It was a wonderful experience to present at the Azure Global Bootcamp in Melbourne this year. This year I spoke about possible methods or patterns for securing Azure resources. This is an extremely board topic, though I focused on App Services, Virtual Network Endpoints and ARM templates.
I have had a number of speaking opportunities over the last 2 months, and after each one, I have promised that I would post the slides up here. So, without further ado, you can find the slides for each of the following sessions:
- Melbourne Microsoft Cloud and Datacenter Meetup - Evolving your Automation with Hybrid Workers
- Readify Dev Breakfast WA - Level up to DevSecOps
- Microsoft Ignite Australia 2017 - DevSecOps in 10 minutes!
- Infrastructure Saturday 2017 – Level Up to DevSecOps & Evolving your Automation with Hybrid Workers
- CrikeyCon 2017 – Introducing DevSecOps (I will link to the video when it is available)
I want to thank all of those who attended, your interest and your questions make all of the challenging work worthwhile. I also want to thank all of the organisers, without your work there simply wouldn’t be any conference for me to present at.
My next presentation will be my Ransomware 0, Admins 1 at Experts Live Australia on the 6th of April.
Readify Dev Breakfast WA
Infrastructure Saturday 2017
I recently had the pleasure to present on Azure Automation and hybrid workers to the Melbourne Azure Group. I really want to thank all of those who attended, Chris Padgett for inviting me to present and Microsoft for the use of their facilities.
My presentation, Azure Automation invades your data centre, covered off the ins and outs of Azure Automation and extending its reach to your own data centre with hybrid workers. I also spoke about using web hooks and the Azure Automation Authoring Toolkit.
If you haven’t looked at Azure Automation or hybrid workers, I thoroughly recommend that go and take a look. There are a number of excellent resources out there for you to make a start, including:
- Azure Automaton - PluralSight: https://app.pluralsight.com/library/courses/microsoft-azure-automation/table-of-contents
- Azure Automation - Ignite Australia: https://channel9.msdn.com/Events/Ignite/Australia-2015/ARC311
- Hybrid Workers: https://azure.microsoft.com/en-us/documentation/articles/automation-hybrid-runbook-worker/#
- Web Hooks: http://blog.coretech.dk/jgs/azure-automation-using-webhooks-part-1-input-data/
- Azure Automation Authoring Toolkit: https://www.powershellgallery.com/packages/AzureAutomationAuthoringToolkit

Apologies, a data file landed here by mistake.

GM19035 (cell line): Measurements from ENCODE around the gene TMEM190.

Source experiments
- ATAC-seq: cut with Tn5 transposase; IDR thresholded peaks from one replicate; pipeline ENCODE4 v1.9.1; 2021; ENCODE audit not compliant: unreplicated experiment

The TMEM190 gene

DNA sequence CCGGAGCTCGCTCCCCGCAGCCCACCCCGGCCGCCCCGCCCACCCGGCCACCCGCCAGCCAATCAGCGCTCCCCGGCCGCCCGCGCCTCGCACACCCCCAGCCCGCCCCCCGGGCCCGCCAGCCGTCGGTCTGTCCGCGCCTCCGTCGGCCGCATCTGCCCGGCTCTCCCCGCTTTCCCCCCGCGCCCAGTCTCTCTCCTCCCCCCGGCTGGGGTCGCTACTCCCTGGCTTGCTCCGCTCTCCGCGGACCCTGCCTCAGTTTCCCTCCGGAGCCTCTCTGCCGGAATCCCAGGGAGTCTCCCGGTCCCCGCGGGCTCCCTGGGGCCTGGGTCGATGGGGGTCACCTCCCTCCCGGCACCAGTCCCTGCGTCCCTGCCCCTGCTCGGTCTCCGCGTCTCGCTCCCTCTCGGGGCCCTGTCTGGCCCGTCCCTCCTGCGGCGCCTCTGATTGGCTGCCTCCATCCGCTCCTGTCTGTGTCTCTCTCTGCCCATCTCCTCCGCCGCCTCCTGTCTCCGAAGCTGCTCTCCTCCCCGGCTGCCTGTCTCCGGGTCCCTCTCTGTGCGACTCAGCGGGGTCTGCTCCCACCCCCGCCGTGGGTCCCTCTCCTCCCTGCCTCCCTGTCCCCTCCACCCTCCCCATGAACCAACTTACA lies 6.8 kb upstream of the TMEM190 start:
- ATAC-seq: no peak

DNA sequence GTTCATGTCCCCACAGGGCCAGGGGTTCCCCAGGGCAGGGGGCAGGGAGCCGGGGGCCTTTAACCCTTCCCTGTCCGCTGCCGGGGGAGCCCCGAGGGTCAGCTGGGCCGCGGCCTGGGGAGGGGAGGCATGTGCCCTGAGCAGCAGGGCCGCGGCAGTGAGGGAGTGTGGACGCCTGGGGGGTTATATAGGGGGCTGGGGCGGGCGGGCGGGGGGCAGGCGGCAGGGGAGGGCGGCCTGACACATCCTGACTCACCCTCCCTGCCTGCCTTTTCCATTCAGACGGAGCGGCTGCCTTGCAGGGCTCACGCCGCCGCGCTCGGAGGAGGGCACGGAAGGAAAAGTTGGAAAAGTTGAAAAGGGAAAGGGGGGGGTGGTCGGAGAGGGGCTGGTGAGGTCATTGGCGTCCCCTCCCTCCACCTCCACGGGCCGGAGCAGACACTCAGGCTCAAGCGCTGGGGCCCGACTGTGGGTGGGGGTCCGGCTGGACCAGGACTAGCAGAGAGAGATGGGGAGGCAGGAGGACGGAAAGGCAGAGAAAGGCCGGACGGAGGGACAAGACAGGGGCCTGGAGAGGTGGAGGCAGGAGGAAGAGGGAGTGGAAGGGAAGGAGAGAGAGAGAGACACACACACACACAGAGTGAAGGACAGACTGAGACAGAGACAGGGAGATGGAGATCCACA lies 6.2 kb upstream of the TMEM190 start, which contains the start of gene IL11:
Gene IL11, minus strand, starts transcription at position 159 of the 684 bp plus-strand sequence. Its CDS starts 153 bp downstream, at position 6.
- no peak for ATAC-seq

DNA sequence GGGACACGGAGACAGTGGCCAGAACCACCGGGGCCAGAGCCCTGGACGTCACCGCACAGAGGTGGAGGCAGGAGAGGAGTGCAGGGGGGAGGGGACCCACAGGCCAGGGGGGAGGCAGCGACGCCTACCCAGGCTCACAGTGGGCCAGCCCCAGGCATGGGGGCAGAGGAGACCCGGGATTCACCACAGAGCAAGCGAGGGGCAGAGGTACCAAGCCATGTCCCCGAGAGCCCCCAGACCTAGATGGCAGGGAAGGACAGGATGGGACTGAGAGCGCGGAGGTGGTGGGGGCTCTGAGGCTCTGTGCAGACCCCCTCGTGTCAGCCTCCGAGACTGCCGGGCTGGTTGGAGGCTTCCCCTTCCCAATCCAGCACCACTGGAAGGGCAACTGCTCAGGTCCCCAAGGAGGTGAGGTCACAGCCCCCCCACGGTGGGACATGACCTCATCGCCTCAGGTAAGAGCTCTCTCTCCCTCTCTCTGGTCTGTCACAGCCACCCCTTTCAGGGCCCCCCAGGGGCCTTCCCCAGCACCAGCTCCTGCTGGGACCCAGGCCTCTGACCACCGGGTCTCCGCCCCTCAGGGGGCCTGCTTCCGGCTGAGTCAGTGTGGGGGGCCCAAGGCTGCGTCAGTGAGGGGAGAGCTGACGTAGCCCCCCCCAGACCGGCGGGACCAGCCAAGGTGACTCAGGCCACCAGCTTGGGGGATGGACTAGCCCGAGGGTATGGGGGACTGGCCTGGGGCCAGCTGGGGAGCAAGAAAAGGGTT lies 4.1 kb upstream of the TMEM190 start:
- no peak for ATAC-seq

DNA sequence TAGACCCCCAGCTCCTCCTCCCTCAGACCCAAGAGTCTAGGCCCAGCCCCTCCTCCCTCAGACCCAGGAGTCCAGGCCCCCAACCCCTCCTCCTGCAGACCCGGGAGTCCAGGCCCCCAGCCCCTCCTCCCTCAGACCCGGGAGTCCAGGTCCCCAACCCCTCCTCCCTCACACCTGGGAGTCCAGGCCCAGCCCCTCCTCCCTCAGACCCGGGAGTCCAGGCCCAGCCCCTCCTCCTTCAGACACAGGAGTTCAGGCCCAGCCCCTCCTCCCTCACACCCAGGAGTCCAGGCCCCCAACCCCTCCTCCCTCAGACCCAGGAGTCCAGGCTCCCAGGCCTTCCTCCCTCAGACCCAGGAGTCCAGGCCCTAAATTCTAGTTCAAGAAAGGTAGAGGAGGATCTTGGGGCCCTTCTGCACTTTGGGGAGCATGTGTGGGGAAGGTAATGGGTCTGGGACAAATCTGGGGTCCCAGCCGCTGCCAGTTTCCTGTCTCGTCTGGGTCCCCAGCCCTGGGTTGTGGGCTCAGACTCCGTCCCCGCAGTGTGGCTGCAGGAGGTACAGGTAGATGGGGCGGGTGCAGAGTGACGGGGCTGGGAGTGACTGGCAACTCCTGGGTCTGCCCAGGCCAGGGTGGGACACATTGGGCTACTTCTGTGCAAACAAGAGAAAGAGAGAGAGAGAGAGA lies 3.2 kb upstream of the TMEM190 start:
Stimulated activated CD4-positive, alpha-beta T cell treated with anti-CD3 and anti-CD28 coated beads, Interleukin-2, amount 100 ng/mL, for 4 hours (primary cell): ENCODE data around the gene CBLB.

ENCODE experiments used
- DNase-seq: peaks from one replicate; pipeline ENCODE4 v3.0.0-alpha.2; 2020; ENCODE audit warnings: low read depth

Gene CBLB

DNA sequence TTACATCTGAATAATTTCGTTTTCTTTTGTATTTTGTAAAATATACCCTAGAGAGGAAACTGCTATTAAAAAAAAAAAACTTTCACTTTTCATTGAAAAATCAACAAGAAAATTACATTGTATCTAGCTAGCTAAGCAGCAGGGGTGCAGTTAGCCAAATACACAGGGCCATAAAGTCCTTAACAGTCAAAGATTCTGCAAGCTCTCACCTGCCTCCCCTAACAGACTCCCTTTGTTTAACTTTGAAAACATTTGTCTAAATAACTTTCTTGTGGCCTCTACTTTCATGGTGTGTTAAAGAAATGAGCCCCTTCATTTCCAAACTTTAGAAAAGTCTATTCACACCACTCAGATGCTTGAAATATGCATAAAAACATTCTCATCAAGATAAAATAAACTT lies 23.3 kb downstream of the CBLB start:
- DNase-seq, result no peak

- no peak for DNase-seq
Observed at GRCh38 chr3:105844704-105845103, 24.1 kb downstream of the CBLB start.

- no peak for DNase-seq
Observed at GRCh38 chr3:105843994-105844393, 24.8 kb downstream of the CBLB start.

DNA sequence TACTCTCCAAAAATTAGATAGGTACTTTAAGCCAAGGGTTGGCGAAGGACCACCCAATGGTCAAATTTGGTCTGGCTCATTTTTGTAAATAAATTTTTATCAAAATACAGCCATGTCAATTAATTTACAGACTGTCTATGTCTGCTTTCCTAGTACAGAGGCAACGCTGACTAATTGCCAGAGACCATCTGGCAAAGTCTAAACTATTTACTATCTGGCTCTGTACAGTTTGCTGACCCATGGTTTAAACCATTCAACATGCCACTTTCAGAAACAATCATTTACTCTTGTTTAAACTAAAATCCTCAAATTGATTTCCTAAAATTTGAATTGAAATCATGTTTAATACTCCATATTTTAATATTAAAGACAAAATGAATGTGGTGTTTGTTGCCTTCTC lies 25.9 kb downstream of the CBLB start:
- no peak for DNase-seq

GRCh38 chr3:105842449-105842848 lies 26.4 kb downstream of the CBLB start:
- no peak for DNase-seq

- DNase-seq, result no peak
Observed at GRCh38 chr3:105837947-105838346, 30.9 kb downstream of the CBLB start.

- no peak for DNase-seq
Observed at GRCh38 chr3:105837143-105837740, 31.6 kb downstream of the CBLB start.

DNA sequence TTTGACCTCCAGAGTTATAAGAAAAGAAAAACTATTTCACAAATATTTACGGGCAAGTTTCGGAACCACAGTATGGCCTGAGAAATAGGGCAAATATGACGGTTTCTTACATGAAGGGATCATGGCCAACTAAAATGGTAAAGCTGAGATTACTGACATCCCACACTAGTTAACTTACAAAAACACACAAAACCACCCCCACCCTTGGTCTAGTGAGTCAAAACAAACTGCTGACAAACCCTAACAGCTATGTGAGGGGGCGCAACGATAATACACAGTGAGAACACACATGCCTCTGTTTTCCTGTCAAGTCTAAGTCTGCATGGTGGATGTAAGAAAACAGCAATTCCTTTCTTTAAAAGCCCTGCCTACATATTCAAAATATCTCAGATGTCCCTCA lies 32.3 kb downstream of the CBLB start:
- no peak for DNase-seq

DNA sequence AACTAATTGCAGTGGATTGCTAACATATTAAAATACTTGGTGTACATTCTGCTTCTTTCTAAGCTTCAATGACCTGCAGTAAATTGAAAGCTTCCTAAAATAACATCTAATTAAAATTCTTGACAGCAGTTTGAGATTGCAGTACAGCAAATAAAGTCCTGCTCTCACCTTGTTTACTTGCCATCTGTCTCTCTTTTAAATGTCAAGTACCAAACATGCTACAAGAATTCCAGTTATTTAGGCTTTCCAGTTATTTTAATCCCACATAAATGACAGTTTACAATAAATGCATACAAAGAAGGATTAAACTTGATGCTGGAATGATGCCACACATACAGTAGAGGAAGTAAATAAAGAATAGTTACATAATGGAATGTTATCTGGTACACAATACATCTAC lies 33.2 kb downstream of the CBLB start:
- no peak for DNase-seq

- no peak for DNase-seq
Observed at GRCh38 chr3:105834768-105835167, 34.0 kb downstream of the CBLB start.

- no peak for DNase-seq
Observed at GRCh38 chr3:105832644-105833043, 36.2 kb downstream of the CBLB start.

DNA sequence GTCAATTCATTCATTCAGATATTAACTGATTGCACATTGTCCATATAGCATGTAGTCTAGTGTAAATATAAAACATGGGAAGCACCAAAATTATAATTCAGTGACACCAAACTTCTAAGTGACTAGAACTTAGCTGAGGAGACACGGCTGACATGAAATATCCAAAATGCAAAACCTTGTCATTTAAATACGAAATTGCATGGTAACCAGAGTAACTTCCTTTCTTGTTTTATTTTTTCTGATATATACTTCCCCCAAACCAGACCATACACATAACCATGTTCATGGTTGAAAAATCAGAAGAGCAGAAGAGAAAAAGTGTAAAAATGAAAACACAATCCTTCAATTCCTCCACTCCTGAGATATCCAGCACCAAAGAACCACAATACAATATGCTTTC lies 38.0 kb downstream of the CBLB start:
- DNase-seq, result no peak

You can find the runbooks I used in my presentation up on GitHub, https://github.com/poshsecurity/PoshSecurityAzureAutomation and you can download the slides or view them with SlideShare here.
Last night I had the opportunity to present at the first Melbourne PowerShell Meetup. I want to thank those who attended and in particular, thank David O’Brien for his work in organising such a great event, thanks also go to Versent and Level 3 for providing the food and the event space.
My presentation, Exploiting MS15-034 and working with TCP connections in PowerShell was first up for the night and extremely well received.
I have been extremely lucky to present to a wide range of audiences on the security challenges that PowerShell brings to our organisations. From security groups to architecture to infrastructure and now development focused groups.
As promised, here is the content, code and links to more information.
If you want to take a look at the "malware" script that I created, you can find that up GitHub here. The repository includes two files, an example of the Excel spreadsheet which contains a macro that would infect a system, and then the SystemInformation.ps1, which is the actual "malware" that is the basis for all of my demonstrations.
I mentioned Matt Graeber's write up on PowerWorm, and this can be found here at his site, www.exploit-monday.com. Matt has rewritten the code to be more safe, as well as provide some tools to detect and remove PowerWorm infections and this can be found on his GitHub.
Another important set of resources are the 5 part series from the Microsoft's Hey Scripting Guy.
- Use PowerShell for Network Host and Port Discovery Sweeps
- Use PowerShell to Security Test SQL Server and SharePoint
- Use PowerShell to Discover Network Information from Shares
- Use PowerShell to Duplicate Process Tokens via P/Invoke
- Use PowerShell to Decrypt LSA Secrets from the Registry
I recommend reading the final two parts, I have made use of the code from these within SystemInformation.ps1.